Nunnelee's Plan for Restoring Honor to Government
Over the last two years, Washington has been out of touch with the rest of America. Our Congressmen only communicate with the voters through town hall meetings on the telephone, they don't come home to explain their votes and ideas, and they pal around with DC liberals at fundraisers. Ethics charges are in the headlines every week, it seems. Congress passes thousands of pages of legislation without reading or debating the bill. Bills are written behind closed doors, and then Nancy Pelosi says, "We have to pass the bill so you can find out what is in it."
It's time to restore honor to government. Here are my ideas:
· We need to read bills before voting on them.
· The text of bills should be placed online three days before a vote, so you can read them. No more hiding bills from our political opponents or the public.
· Congressman Childers has voted for liberal social policy attached to defense spending bills. Funding for our troops should not be hijacked by those promoting a social agenda. No more liberal policies hidden in bills for the troops.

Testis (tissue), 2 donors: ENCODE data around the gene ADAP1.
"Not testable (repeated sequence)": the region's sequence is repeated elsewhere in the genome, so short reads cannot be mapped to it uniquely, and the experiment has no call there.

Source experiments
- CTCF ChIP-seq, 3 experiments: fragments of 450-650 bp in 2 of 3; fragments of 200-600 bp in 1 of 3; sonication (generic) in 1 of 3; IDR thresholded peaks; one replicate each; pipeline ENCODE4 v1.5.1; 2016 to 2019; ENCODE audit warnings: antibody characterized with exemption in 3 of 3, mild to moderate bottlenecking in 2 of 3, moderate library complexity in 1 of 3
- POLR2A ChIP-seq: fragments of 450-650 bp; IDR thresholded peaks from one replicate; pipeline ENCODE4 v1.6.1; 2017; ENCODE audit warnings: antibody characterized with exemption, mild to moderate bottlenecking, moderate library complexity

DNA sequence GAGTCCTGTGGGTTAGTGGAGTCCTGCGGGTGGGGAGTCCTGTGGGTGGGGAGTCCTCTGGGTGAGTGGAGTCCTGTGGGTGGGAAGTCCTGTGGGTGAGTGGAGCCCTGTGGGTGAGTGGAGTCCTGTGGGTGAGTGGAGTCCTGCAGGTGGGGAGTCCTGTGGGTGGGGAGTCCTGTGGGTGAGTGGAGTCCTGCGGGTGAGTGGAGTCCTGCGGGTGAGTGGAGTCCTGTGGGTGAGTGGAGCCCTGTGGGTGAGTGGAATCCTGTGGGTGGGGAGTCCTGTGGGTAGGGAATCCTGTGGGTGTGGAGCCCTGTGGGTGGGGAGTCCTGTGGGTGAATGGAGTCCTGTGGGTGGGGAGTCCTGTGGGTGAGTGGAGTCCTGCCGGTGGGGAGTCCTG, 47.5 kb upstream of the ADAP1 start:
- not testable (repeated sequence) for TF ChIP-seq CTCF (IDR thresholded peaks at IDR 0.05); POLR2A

· Packing controversial measures inside must-pass bills is wrong. Only one major piece of legislation should be advanced at a time so we can debate the merits of everything out in the open.
· Congress did not pass a budget this year for the first time in the modern era. The American people deserve to know how their money will be spent and the long-term outlook of government. We need to debate and pass a realistic, responsible budget like we've done in the state of Mississippi.
· No more hiding behind a telephone in Washington, DC. I'll meet you face to face, here in North Mississippi.
· We can't tolerate powerful committee chairmen in Congress who launder money, take special perks from lobbyists trying to influence them, or lie to Congress. We need to appoint honorable chairs of committees, and if they break the public trust, they should be held accountable.
· Congress should live by the laws they pass. No more exempting Congress or congressional staff from laws they pass for the rest of America.